What if Your Insurer Goes Bankrupt and No One Tells You?
"Does an insurance broker, after procuring an insurance policy for a developer on a construction project, owe a duty to apprise a subcontractor that was later added as an insured under that policy of the insurance company's subsequent insolvency?"
In this issue of first impression in California, the Fourth District Court of Appeals said "no." Pacific Rim Mechanical Contractors, Inc. v. Aon Risk Insurance Services West, Inc. --- Cal.Rptr.3d ----, 2012 WL 621346 (Cal.App.4 Dist.).
A quick background: developer (Bosa) engaged insurance broker (Aon) to obtain insurance for a project in downtown San Diego. Through Aon, BOSA created an OCIP from Legion. Under the OCIP, Legion provided liability insurance to every contractor and subcontractor on the project. Bosa later subcontracted with Pacific Rim (PacRim), who became an enrolled party on the OCIP. After the project was complete, Legion became insolvent. And apparently subcontractor PacRim was the last to find out.
Six years after the project was completed, when the homeowner's association filed a lawsuit for construction defects, a series of cross- and counterclaims followed. At issue in this appeal were PacRim's claims against Aon and Bosa begging the question: who should have notified PacRim that the OCIP insurer became insolvent?
Insurance Broker's Duty?
Turning first to the insurance broker, the court held that Aon had no duty to inform PacRim of Legion's insolvency. Under well-settled California law, insurance brokers owe a limited duty "to use reasonable care, diligence, and judgment in procuring the insurance requested by an insured." The court declined to create and impose on the insurance broker a new legal duty of notification after the policy is procured. According to the court, PacRim's claims against Aon failed as a matter of law because "PacRim's claims are based entirely on the allegation that Aon failed to satisfy a duty that California law does not recognize."
The court rejected PacRim's argument that public policy considerations warranted imposing such a duty on Aon. Noting that other states have enacted statutes imposing such a duty on brokers - and California has not - the court agreed with Aon that it should remain the province of the Legislature.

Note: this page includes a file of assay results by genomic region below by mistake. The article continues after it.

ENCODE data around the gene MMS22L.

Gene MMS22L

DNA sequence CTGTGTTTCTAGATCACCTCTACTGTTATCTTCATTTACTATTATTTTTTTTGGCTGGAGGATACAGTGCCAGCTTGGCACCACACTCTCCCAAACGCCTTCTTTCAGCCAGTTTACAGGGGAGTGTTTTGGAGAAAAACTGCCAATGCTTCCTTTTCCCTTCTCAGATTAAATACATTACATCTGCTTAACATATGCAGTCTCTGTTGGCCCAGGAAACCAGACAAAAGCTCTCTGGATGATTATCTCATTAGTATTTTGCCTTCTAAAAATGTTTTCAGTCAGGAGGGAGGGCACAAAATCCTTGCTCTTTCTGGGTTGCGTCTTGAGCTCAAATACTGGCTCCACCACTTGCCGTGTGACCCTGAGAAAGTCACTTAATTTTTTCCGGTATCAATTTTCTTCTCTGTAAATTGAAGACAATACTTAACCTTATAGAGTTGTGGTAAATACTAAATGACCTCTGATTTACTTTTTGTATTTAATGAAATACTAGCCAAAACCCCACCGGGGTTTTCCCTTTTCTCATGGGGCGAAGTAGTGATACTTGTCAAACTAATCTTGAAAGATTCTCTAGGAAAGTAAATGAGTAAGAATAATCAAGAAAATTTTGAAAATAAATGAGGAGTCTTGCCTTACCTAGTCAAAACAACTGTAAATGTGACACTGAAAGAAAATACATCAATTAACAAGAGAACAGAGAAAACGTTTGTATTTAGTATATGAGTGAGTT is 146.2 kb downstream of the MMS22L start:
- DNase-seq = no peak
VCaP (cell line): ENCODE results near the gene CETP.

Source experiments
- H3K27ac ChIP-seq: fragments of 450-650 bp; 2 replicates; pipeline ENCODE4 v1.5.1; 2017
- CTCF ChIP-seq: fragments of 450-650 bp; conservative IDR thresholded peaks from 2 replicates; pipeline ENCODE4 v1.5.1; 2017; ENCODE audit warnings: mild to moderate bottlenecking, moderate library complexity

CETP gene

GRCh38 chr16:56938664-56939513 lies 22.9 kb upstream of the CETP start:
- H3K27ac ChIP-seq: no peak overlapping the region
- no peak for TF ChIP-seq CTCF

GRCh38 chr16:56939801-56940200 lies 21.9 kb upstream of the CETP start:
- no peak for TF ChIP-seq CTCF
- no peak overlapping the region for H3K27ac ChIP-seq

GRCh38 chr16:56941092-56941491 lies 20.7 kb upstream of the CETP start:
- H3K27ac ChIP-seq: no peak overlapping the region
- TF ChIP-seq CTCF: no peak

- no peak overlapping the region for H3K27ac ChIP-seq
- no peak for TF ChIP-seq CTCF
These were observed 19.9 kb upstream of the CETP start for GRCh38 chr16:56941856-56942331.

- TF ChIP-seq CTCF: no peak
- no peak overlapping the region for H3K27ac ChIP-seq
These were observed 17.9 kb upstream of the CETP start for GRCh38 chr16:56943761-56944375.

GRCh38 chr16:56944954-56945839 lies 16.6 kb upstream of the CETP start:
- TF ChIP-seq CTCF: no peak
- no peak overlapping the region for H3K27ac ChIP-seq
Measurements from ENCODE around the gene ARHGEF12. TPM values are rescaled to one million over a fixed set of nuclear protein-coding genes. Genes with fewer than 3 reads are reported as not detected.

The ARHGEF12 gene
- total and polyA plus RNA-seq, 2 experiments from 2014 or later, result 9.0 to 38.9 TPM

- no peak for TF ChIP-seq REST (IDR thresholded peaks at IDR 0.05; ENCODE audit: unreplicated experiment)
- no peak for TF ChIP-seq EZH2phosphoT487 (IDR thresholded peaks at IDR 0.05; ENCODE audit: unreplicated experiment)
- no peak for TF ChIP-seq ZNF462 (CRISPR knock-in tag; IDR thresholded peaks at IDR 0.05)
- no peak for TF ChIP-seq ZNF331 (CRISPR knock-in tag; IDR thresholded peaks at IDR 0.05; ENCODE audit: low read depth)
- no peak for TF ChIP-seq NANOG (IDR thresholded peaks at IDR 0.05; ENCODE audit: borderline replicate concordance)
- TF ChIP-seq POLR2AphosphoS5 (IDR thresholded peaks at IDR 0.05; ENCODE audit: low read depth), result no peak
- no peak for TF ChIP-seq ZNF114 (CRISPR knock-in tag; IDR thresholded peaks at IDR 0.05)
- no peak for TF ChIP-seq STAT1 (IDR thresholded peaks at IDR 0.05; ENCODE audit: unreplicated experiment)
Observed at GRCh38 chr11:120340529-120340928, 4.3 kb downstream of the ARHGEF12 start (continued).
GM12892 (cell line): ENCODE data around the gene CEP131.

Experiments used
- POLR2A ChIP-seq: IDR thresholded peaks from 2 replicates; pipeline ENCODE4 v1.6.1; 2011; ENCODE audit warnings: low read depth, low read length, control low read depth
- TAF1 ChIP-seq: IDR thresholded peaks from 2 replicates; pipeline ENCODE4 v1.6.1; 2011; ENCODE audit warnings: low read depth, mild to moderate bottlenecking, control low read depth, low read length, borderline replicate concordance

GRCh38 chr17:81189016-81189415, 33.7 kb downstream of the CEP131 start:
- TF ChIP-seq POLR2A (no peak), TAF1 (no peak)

The court further observed that PacRim was not merely seeking to impose a "narrow duty" on insurance brokers to notify insureds when the broker has actual knowledge of insurer's insolvency. Instead, PacRim asked the brokers to notify an insured of "any adverse changes in its financial condition." This would necessarily include a duty of monitoring insurers and would present uncertainty as to when the broker's duty arises. This would fundamentally change the relationship between brokers and their insureds - a step the court refused to take.
California Stands its Ground
In a lengthier portion of the opinion, the court rebuffed PacRim's assertion that the court should "join with every other state to consider the issue by recognizing an insurance broker's duty to share its actual knowledge of the insurer's insolvency with the insured." First, the court cited examples of other states that have refused to impose such a duty on a broker after it procured the insurance policy. Further, the court distinguished the cases that PacRim cited, because in almost all of those cases, the plaintiff insured was the broker's client. Here, Bosa was Aon's client - PacRim was not. Accordingly, the court declined to follow the out-of-state authority.
Why is This Important to You?
Back to our original question: where does that leave you if you find yourself in a position of needing to rely on your insurer, only to find out your insurer is insolvent? At the risk of stating the obvious, you will be in the best position if you have advanced notice of your insurer's pending insolvency. That way, you can do like PacRim alleged it would have done - procure alternate insurance. But since you may not always (or ever) have such advance notice, you need to find another way to protect yourself. Because - at least in California - you cannot rely on your insurance broker to notify you of adverse changes in your insurer's financial condition.